Fate of the Antegrade Ureteric Stent

Main Article Content

Jerry Abraham Raju
Cherian George
Prashant Patel
Samson Liu

Keywords

Ureteric stent, Ureteric obstruction, Forgotten stent, Antegrade stent, Malignant obstruction

Abstract

Introduction


 


Antegrade stents are commonly used to relieve malignant and benign ureteric obstruction. However, follow up of these patients often involves several specialties and the potential for delayed management and forgotten stents. This observational study reviews indications and outcomes of antegrade stent procedures at one university hospital to provide prognostic and quality improvement data.


 


Patients and Methods


 


A retrospective analysis of 152 antegrade stent procedures in 142 patients over a 27-month period was performed. Cohorts were studied according to underlying pathology, referring specialty and intended duration of stent placement. Measured outcomes were time to stent removal or stent exchange, death, forgotten stents and complications.


 


Results


 


The overall technical success rate of antegrade stent insertion was 98%. Follow-up data was available for 145 successful procedures in 138 patients. Malignancy (47%) and stone disease (35%) were the commonest indications. Overall, 43 patients (31%) died over a median follow up period of 2.2 years. 29 of 64 patients (45%) with malignancy died with stents in situ after a median interval of 3.5 months. Malignancy and unclear intended duration of stent placement were predictors of death with a stent in situ. Twelve patients (9%) had forgotten stents and a strong association with gynaecological malignancy was noted, which is felt to represent inadequate follow up of patients with non-urological pathology. Complications were reported in thirteen patients (9%), including ten cases of heavy stent encrustation and one malpositioned stent.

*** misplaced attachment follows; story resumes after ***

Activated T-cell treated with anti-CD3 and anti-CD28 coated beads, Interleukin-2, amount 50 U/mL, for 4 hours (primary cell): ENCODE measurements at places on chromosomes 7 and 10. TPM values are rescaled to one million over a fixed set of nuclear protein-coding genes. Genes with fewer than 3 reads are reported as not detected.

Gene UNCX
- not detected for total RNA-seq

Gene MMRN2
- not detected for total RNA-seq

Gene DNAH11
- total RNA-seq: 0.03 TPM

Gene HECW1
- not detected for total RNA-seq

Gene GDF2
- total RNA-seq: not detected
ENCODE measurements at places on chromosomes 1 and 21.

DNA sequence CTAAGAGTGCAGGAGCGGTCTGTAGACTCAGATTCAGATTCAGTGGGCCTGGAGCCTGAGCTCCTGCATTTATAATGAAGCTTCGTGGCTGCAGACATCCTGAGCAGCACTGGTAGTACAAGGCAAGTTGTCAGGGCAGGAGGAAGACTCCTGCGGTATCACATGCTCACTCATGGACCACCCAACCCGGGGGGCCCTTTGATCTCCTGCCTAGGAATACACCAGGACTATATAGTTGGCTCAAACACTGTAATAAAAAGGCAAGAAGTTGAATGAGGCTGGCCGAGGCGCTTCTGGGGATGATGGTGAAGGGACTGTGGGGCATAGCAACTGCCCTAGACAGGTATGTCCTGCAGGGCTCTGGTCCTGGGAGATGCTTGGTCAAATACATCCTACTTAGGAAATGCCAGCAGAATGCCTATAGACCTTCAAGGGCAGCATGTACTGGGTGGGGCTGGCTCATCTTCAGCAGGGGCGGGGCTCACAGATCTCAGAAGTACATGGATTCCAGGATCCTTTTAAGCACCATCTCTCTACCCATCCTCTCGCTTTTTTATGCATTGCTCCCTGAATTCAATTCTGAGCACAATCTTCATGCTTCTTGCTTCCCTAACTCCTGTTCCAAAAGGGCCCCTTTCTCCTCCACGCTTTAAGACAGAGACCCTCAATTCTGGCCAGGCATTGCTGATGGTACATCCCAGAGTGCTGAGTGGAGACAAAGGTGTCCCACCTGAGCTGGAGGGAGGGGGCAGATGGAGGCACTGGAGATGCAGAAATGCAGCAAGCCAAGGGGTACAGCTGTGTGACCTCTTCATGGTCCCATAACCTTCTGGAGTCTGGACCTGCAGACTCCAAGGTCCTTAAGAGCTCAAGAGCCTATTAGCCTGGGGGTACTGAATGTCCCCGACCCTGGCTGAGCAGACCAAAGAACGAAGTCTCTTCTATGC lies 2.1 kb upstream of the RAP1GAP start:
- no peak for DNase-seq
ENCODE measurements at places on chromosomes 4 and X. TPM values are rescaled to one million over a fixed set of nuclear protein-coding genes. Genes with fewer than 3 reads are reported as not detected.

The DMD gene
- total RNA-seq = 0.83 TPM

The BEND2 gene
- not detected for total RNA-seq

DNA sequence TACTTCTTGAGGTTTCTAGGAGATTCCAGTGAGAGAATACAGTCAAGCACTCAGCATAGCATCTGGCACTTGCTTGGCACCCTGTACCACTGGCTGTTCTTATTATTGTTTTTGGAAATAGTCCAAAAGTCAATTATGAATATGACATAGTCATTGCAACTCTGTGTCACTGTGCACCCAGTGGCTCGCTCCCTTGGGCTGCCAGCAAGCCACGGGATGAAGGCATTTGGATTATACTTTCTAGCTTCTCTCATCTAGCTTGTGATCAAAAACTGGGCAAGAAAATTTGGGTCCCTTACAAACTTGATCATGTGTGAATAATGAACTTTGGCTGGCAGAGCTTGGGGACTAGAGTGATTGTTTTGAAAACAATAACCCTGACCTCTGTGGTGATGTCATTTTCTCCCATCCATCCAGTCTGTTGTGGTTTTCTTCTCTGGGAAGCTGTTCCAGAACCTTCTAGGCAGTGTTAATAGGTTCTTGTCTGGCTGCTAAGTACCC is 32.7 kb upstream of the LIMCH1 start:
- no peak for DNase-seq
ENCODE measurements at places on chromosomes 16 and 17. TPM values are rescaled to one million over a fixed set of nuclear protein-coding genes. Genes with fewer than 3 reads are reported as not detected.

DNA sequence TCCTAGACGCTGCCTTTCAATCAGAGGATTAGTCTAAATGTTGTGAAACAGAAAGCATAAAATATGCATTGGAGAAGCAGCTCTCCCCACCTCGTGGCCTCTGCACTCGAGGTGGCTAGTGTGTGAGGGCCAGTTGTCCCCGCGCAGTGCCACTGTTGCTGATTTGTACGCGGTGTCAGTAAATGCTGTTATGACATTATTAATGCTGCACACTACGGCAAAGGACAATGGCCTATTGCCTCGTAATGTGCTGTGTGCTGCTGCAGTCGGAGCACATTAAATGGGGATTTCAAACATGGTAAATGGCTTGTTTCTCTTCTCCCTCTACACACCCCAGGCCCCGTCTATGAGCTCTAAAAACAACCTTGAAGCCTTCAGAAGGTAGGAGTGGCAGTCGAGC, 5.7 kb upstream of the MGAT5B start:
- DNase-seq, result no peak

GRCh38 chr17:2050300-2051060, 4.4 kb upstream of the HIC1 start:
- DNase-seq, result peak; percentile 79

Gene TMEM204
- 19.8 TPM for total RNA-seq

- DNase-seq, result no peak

Conclusions


 


Prognostic factors should be considered in the management of patients stented for malignant obstruction, which is usually a marker of advanced disease. The hazards of inadequate follow up are highlighted, causing delays in stent removal and exchange, or the forgotten stent. Interventions are described to minimize these risks.

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